After 91 years, the ‘B’ gets permanent lights


About Utah: After 91 years, the ‘B’ gets lights

By Lee Benson

Published: September 16, 2018 4:36 pm

In picture: Bingham High School alumni John Berg, left, David Gourley, Gary Curtis and Deanne Curtis stand below the 91-year-old Block “B” that will be lit up the night of Sept. 20.

COPPERTON — Ninety-one years ago, when the big block “B” was erected on the mountainside, it had plenty of company.

There was Bingham Canyon immediately adjacent to the south, home to the town of Bingham Canyon, which at its height was occupied by roughly 13,000 people, most of the households headed by miners who toiled for Utah Copper, later to become Kennecott Copper.

Then there was Bingham High School, for which the “B” officially stood. The school had been around since 1908, educating all those miners’ sons and daughters, and for years, school spirit had cried out for a symbol that said “This is Bingham.”

In 1927, the people of Bingham finally did something about it, climbing into the foothills above the school to carve a stone “B” into the side of the mountain and cover it with whitewash

That “B” hasn’t moved an inch since.

But everything else has.

Slowly but surely, Bingham Canyon got completely filled up as the copper mine expanded eastward. The canyon is now a mountain. Buried beneath is the town of Bingham Canyon that once housed thousands.

As for the high school, in 1975 the Jordan School District relocated the school 10 miles east to South Jordan. Only the name remained — Bingham High School. That and the “B” on the mountain.

Bingham alumni — students and townspeople — have never taken their eye off it.

It is the one remnant left that keeps the past glued to the present.

About three years ago, a number of those alums got together and approached Rio Tinto, the company that owns the Kennecott mine and the mountainside the “B” rests on, about taking steps to ensure the “B” could be maintained in perpetuity.

Rio Tinto, by all accounts, couldn’t have been more agreeable or accommodating. The company cut in a new road for better access to the “B” and assured the friends of Bingham they could have unfettered access to keep it maintained.

That led Gary Curtis, a Bingham alum (Class of ’63) and a member of the Our B Forever committee — and, not incidentally, a Kennecott employee for 49 years — to make a proposal to John Berg, another Bingham alum (Class of ’61) and the Our B Forever committee chairman.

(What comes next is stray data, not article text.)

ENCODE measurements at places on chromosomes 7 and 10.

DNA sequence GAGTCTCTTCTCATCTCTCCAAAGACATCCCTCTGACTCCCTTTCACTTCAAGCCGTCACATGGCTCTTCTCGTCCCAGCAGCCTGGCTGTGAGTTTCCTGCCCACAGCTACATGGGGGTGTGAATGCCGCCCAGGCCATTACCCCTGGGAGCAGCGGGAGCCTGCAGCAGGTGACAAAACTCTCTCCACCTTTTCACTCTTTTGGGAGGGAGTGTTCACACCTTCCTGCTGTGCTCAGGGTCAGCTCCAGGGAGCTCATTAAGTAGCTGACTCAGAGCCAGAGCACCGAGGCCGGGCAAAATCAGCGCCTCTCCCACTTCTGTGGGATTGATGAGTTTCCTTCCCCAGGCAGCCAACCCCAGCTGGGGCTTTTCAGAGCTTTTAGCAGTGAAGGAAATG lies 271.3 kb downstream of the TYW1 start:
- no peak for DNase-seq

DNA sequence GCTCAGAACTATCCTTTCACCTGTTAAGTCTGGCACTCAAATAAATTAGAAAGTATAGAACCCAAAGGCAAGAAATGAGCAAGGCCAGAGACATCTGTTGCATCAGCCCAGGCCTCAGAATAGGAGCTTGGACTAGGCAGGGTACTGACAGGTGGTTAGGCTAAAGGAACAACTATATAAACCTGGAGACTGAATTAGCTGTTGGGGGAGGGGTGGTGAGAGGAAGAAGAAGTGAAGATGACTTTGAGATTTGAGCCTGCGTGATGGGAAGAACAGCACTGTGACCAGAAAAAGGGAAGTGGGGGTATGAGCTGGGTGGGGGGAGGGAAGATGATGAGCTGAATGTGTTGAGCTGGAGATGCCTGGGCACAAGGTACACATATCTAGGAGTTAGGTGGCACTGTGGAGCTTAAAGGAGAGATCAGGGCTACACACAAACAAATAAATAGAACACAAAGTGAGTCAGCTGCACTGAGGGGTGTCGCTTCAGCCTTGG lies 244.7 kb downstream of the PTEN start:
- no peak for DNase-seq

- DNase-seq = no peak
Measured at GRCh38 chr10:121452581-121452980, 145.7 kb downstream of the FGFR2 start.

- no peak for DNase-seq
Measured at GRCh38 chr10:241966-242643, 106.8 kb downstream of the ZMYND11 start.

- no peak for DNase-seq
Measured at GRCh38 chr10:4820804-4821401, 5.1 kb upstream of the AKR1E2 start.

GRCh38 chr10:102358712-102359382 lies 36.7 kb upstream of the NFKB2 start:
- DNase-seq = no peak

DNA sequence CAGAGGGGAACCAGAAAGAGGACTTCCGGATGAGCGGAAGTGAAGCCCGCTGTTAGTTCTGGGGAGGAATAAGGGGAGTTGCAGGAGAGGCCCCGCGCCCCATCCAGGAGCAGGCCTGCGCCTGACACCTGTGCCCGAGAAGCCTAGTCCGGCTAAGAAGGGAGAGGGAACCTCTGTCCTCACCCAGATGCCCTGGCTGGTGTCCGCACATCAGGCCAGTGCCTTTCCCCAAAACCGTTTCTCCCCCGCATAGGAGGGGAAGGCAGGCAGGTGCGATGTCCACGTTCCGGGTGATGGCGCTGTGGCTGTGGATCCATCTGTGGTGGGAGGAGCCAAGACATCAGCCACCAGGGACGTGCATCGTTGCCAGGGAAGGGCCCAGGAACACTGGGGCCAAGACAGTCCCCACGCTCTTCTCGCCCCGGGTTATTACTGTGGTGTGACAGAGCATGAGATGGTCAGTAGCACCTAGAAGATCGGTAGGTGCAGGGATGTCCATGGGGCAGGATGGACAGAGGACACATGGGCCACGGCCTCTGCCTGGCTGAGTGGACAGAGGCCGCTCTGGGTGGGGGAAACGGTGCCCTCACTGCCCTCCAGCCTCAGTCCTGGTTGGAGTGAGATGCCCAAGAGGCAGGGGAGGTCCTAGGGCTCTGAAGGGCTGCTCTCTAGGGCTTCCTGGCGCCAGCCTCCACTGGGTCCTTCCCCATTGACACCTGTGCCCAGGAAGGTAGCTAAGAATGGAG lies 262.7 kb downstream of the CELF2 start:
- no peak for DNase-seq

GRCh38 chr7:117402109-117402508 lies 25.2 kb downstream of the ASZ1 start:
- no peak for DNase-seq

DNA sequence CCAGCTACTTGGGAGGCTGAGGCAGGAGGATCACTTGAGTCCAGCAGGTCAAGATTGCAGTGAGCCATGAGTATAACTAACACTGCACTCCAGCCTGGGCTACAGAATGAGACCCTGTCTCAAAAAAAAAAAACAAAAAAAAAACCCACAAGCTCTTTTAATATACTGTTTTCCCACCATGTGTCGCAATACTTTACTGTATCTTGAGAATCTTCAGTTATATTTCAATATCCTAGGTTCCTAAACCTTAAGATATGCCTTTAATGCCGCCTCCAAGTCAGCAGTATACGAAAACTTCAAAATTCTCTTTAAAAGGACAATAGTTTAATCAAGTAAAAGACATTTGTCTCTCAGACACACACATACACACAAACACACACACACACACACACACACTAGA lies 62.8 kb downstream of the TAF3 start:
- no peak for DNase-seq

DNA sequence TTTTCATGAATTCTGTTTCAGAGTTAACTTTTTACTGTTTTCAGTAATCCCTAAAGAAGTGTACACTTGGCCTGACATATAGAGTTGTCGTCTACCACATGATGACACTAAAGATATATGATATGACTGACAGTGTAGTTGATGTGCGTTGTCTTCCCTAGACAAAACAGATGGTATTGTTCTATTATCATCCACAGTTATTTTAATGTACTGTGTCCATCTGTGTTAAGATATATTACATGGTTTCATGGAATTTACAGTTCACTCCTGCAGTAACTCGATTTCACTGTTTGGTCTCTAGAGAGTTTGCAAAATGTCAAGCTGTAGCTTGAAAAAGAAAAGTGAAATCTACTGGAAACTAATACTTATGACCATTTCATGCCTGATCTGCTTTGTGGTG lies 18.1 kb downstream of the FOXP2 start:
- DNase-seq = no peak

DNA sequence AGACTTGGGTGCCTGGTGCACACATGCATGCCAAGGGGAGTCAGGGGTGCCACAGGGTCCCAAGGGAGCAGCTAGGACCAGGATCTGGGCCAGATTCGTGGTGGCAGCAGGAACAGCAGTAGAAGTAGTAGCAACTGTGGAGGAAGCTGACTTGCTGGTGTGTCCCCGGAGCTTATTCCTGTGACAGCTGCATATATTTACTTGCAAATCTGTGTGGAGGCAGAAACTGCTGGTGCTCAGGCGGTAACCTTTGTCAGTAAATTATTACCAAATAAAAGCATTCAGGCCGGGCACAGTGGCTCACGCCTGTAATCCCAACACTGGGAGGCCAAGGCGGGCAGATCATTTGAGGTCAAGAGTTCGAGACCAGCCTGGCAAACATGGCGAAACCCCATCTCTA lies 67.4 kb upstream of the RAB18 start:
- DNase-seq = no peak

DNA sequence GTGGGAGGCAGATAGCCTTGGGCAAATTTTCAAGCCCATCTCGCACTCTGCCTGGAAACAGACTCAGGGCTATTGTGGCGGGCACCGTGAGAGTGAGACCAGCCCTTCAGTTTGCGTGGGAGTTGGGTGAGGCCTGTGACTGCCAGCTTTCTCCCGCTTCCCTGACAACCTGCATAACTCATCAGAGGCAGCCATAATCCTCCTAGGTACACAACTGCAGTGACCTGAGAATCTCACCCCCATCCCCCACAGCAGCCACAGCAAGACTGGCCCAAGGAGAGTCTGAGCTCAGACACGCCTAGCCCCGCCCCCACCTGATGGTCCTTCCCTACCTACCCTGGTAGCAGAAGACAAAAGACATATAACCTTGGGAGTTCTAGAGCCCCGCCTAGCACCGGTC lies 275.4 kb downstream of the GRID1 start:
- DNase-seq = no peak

“If it’s going to be permanent,” he said. “Then why don’t we light it?”

“Great idea,” said Berg.

It is a testament to the depth of Bingham’s roots and the passion and generosity of its supporters that within a year sufficient donations were collected to light the “B” with LED lights.

Rio Tinto pitched in, again, in the form of poles, transformers and wires.

The official “Lighting of the B” is scheduled to take place on Thursday night at 7:30 p.m. as part of Bingham High School’s homecoming week.

The ceremony will be in the vacant lot in Copperton where Bingham High once stood.

Eleven people have been selected to “Light the B,” including the old — Stella Nepolis Saltas from the Class of ’46 — and the new — current Bingham High School student Isabell Christensen. Others include former teacher Dorothy Peterson, Principal Christen Richards-Khong, Rio Tinto/Kennecott representatives Vince Christensen, Matt Tobey and Mark Cameron, Trent Beisinger of Codel Electric, Berg and Curtis from the Our B Forever committee and, health permitting, 93-year-old John Susaeta, who lives across the street from the “B” and was 2 years old when it was erected.

The world is invited, Berg said, although not expected.

“This ‘B’ means nothing to most people,” he said. “But it means a whole lot to us who are Bingham Miners.”

Berg remembers when Bingham “was the melting pot of the world,” a time when people came from all corners of the globe to work what became the world’s largest open-pit copper mine. Greeks, Italians, Swedes, Basques, Slavs, Chinese, Japanese, Frenchmen. Bingham had diversity before anybody used the word diversity.

“We have to let people know what was here,” said Berg. “We can’t ever let that die.”

 “There’s something about that copper water, it just stays with us,” added Deanne Curtis, Gary’s wife and president of the Bingham Alumni Association.

After its unveiling on Sept. 20, the big block “B” on the hill will be lit up for special Bingham High School occasions and victories in sports and other extracurricular activities. (The football team alone might run up quite an electric bill, considering it is undefeated and currently ranked the 15th best team in America).

Anytime Bingham does something to be proud of, the “B” will shine, illuminating the now while at the same time casting a bright glow on the then.